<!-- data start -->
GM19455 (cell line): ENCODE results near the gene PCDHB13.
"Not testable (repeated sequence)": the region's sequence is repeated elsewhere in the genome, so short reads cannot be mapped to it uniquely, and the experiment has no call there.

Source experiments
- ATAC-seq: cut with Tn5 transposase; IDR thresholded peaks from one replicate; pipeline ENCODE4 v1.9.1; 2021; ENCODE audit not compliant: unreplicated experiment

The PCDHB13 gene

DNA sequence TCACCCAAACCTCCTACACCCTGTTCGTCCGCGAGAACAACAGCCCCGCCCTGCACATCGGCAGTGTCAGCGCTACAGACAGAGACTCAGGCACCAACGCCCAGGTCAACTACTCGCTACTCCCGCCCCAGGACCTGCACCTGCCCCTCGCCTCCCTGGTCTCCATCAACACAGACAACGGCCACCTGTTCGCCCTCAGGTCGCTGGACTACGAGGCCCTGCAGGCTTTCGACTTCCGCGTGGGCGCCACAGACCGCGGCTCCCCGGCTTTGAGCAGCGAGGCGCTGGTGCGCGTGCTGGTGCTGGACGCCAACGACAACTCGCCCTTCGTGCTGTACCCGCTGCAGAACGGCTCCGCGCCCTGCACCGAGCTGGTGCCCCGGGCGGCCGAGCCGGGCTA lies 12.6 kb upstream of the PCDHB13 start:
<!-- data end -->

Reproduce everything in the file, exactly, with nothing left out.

GM19455 (cell line): ENCODE results near the gene PCDHB13.
"Not testable (repeated sequence)": the region's sequence is repeated elsewhere in the genome, so short reads cannot be mapped to it uniquely, and the experiment has no call there.

Source experiments
- ATAC-seq: cut with Tn5 transposase; IDR thresholded peaks from one replicate; pipeline ENCODE4 v1.9.1; 2021; ENCODE audit not compliant: unreplicated experiment

The PCDHB13 gene

DNA sequence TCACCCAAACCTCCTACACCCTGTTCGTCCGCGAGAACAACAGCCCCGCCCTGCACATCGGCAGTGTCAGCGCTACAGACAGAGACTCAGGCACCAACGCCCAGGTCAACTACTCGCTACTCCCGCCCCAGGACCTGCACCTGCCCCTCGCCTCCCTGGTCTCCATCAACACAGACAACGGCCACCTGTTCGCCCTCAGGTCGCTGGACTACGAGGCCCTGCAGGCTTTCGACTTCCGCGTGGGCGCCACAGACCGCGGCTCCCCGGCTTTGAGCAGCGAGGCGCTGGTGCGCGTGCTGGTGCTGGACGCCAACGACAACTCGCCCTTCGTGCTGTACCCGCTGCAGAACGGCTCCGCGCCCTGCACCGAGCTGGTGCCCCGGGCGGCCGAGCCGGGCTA lies 12.6 kb upstream of the PCDHB13 start: